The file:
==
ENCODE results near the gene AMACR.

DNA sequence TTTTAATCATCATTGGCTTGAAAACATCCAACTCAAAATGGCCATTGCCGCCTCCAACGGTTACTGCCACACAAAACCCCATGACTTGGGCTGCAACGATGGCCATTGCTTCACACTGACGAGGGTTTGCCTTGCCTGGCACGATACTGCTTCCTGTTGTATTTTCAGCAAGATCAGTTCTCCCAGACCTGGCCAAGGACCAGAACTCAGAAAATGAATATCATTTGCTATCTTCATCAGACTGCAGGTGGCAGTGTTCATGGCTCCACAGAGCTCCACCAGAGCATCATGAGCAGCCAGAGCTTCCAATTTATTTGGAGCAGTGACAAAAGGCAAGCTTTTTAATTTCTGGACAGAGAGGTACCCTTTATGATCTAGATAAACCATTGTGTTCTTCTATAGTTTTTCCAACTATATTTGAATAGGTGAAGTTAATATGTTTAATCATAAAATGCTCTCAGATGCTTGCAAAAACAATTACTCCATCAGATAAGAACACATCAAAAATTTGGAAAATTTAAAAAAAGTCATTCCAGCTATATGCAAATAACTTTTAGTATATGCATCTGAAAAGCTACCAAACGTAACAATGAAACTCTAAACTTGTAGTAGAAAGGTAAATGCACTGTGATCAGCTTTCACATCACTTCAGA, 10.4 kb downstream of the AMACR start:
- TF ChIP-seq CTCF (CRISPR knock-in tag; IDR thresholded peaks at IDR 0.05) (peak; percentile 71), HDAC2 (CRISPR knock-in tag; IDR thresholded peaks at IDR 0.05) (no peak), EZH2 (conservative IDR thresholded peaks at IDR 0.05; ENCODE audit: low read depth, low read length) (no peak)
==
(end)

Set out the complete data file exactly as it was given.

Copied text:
ENCODE results near the gene AMACR.

DNA sequence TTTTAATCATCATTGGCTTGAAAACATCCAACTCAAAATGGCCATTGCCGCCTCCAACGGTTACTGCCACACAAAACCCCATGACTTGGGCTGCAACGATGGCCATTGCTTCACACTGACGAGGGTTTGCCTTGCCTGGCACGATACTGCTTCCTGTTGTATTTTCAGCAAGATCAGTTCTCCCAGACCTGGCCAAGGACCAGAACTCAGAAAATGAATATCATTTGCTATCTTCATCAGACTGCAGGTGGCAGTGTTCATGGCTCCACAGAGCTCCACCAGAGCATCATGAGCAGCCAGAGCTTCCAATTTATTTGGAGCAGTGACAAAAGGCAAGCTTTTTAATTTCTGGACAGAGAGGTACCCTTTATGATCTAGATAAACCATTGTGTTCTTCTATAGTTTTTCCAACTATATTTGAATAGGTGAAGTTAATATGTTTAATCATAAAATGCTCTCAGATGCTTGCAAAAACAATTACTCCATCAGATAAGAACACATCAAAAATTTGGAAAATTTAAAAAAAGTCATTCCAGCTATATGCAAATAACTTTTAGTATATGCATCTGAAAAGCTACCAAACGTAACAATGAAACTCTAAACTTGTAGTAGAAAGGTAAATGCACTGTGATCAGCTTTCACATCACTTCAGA, 10.4 kb downstream of the AMACR start:
- TF ChIP-seq CTCF (CRISPR knock-in tag; IDR thresholded peaks at IDR 0.05) (peak; percentile 71), HDAC2 (CRISPR knock-in tag; IDR thresholded peaks at IDR 0.05) (no peak), EZH2 (conservative IDR thresholded peaks at IDR 0.05; ENCODE audit: low read depth, low read length) (no peak)